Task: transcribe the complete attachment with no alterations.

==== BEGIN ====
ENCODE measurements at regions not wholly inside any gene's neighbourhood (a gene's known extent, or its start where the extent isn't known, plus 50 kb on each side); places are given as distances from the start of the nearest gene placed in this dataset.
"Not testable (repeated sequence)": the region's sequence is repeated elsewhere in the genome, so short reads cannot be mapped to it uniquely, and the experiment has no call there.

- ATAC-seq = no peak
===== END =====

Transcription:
ENCODE measurements at regions not wholly inside any gene's neighbourhood (a gene's known extent, or its start where the extent isn't known, plus 50 kb on each side); places are given as distances from the start of the nearest gene placed in this dataset.
"Not testable (repeated sequence)": the region's sequence is repeated elsewhere in the genome, so short reads cannot be mapped to it uniquely, and the experiment has no call there.

- ATAC-seq = no peak